While many photographers just take 3 photos in their brackets, scenes that are getting converted to black and white might require more shots. This is due to the fact that you are wanting to capture a LOT of detail and a very wide range of light, because we are going to really punch up the detail in the final HDR photo.
In the example today, we have a 3 exposure bracket of a sort of grungy urban scene. The 3 photos had enough of a range of light to make them work well here, so we will go with that. Also note that we ticked the box for Alignment because these were shot handheld, using the tips from a previous lesson.
One of the best and most popular subjects for a punchy black and white HDR is either a grungy street scene or a photo of something old and abandoned. There is often a lack of color in both options and since they are generally already in a state of disrepair, the added drama from the processing we are about to do just accentuates it.
Now, there is not a standard formula for what to do to get your photo to its final look. The goal, before converting to black and white, is to drive up the level of contrast and detail and to really bring out the “HDR look” (remember, we are going for a punchy look, not just a standard black and white). So just try out various presets, stack multiple presets, and move some sliders around.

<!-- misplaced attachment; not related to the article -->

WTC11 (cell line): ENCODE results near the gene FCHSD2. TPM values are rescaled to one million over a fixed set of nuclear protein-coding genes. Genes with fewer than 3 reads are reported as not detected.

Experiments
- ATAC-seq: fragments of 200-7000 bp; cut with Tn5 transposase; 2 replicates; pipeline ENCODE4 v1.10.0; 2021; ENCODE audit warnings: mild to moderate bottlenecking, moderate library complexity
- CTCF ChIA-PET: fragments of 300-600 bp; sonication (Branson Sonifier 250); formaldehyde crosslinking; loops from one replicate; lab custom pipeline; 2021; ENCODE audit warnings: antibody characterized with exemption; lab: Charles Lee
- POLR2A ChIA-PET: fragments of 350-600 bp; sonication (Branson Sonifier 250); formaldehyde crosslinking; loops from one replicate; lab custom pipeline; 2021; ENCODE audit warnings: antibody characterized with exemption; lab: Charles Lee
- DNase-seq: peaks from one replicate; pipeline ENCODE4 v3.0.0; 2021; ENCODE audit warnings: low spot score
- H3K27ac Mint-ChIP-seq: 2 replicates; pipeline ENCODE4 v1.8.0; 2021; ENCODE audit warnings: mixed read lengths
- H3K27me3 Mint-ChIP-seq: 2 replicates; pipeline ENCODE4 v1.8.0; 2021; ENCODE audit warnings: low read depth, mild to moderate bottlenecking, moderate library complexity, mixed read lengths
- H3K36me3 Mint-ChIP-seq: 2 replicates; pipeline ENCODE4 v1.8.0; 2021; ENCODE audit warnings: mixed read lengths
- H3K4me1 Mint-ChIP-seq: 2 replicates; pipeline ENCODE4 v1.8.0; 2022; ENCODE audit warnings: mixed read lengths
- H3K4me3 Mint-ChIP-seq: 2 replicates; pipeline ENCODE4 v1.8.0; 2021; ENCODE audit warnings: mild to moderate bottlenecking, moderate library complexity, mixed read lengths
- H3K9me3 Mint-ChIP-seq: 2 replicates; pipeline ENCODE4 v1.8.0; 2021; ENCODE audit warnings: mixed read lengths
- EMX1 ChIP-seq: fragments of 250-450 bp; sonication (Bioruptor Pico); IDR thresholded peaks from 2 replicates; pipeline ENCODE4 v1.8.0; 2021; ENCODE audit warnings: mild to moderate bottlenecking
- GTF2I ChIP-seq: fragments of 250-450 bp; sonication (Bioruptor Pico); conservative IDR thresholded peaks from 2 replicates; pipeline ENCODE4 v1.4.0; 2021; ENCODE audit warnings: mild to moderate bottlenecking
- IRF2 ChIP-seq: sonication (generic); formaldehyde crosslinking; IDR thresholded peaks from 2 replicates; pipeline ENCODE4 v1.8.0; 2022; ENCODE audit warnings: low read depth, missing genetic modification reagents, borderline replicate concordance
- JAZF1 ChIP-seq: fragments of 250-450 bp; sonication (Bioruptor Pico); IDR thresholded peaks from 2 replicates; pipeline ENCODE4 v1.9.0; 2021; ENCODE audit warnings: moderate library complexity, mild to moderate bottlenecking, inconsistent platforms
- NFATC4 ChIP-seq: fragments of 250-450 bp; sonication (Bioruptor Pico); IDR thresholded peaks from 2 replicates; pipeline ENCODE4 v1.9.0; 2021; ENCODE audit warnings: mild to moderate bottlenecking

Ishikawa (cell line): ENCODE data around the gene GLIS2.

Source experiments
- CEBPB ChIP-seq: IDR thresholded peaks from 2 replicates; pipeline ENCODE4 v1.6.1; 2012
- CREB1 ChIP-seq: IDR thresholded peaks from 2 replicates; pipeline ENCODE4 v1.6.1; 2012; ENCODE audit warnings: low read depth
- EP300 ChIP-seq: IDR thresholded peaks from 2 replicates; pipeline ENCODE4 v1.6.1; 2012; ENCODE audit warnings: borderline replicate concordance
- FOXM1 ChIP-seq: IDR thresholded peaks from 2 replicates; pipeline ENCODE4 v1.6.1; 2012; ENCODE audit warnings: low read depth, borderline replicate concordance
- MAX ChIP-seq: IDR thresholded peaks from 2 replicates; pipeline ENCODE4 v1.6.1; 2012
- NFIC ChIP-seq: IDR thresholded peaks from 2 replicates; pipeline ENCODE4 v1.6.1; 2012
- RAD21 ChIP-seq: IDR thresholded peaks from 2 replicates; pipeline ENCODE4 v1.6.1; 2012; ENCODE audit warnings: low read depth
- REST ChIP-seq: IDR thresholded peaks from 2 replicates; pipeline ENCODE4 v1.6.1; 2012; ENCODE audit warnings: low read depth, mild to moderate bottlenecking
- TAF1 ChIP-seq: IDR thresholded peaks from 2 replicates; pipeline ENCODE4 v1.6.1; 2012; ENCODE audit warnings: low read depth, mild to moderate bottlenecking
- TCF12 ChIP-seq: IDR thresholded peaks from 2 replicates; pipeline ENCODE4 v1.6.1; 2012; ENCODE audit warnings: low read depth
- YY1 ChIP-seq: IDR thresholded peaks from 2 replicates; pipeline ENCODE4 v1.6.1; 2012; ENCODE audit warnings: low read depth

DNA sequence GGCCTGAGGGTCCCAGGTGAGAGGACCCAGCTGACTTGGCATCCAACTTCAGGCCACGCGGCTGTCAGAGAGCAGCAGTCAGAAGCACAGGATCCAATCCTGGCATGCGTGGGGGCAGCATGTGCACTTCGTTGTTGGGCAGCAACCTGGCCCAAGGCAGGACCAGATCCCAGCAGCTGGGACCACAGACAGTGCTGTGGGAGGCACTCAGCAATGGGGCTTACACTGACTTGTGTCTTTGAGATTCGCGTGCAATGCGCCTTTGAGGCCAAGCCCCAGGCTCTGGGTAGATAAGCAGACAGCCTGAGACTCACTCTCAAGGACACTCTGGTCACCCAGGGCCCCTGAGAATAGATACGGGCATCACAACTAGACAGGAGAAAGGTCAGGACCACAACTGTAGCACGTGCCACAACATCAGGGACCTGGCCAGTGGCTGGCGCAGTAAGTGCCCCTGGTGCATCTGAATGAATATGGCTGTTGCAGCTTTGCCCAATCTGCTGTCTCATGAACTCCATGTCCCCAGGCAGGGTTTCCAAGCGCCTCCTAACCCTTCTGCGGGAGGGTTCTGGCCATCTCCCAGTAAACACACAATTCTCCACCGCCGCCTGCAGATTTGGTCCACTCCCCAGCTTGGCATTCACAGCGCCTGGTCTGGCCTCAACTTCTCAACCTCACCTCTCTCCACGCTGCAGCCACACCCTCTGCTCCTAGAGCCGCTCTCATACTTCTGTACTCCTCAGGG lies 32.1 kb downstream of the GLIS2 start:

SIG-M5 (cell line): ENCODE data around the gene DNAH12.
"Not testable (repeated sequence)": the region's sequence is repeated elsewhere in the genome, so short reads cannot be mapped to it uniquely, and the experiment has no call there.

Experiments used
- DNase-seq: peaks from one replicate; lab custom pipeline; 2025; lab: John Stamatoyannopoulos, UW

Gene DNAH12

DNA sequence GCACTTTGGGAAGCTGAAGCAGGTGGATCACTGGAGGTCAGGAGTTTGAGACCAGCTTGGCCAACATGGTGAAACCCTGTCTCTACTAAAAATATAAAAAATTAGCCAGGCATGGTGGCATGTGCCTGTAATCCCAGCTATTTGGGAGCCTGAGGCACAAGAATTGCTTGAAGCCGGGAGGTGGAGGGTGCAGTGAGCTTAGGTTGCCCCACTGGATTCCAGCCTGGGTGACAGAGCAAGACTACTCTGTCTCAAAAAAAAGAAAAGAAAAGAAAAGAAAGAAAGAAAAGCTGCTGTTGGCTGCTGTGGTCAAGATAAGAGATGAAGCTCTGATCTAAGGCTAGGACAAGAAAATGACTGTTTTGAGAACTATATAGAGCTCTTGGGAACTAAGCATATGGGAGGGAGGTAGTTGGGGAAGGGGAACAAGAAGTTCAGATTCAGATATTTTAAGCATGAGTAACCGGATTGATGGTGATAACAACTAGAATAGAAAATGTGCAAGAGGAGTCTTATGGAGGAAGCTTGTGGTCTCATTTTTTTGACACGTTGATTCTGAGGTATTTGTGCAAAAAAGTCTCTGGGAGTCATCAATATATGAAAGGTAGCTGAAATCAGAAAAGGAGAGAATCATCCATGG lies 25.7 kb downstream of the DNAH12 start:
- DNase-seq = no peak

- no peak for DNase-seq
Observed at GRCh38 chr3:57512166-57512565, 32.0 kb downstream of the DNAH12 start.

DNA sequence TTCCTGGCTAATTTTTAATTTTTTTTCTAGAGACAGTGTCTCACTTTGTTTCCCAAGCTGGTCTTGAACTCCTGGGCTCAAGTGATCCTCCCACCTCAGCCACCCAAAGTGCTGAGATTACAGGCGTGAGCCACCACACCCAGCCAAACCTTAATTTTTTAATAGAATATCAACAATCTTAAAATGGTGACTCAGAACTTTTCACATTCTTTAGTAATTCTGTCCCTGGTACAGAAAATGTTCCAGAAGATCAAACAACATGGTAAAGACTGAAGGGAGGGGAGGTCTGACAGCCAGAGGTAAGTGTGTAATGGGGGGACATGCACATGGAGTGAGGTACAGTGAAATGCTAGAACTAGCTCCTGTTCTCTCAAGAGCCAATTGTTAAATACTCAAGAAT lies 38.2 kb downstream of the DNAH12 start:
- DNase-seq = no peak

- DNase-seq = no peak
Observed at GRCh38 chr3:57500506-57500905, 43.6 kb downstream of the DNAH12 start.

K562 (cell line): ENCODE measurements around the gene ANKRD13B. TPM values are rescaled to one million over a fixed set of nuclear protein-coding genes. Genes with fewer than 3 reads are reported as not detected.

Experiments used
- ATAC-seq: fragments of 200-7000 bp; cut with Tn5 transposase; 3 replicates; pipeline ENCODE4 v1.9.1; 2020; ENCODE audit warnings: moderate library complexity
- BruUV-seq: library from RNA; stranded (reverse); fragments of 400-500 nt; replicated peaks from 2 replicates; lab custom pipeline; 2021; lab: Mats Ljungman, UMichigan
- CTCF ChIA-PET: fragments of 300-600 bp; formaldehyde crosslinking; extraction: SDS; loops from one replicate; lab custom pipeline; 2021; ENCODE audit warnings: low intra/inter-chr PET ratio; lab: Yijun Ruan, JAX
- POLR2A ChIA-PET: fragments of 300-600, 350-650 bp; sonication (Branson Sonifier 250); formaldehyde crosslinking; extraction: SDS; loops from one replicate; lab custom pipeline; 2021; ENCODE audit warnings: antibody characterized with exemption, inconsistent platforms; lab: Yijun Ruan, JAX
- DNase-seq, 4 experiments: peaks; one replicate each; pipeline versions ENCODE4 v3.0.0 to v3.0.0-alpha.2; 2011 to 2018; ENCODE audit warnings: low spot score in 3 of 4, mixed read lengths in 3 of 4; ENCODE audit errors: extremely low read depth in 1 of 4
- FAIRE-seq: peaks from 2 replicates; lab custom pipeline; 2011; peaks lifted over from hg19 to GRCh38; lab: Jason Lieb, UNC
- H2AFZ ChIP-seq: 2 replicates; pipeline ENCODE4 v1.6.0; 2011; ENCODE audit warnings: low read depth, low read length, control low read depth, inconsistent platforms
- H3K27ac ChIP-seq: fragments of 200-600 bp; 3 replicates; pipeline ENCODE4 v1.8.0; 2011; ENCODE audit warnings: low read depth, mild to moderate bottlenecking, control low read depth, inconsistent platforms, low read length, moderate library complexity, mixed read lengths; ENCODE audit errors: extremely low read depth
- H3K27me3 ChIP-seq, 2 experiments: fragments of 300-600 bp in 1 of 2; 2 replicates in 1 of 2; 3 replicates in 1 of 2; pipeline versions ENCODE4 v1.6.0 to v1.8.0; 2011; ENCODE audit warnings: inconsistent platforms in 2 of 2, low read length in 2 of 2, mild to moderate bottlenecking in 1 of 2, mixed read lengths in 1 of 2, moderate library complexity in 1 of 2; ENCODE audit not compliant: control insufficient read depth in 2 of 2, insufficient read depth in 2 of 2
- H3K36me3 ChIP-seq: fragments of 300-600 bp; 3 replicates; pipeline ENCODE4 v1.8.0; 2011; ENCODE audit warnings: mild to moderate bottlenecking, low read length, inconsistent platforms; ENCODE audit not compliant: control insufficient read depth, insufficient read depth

Remember, you are not trying to get the color version to look real. You are trying to make it look unreal, or at least a bit over the top. So try out different settings, move sliders to the right, and experiment. Remember, this is part of the fun.
Here is the base image once it gets combined in Aurora:
It’s very flat and lacking in details, but we are going to change that with a generous dose of presets and layers. As you can see in the screenshot below, we added multiple layers to this photo to give it a lot more “edge”. On the base layer we added the Basic Detailed preset, then on each of the next two layers we added more presets (Sleepy Forest, then Landscape Desaturated).
After that, we added one more layer that we called Colors and Details. On that layer we just pushed the Saturation and Clarity up a bit to give it a little more punch. Here is where the photo currently stands after those layers:
This would definitely be classified as an over-the-top HDR implementation. The colors are over-saturated and the level of detail is a bit unreal as well.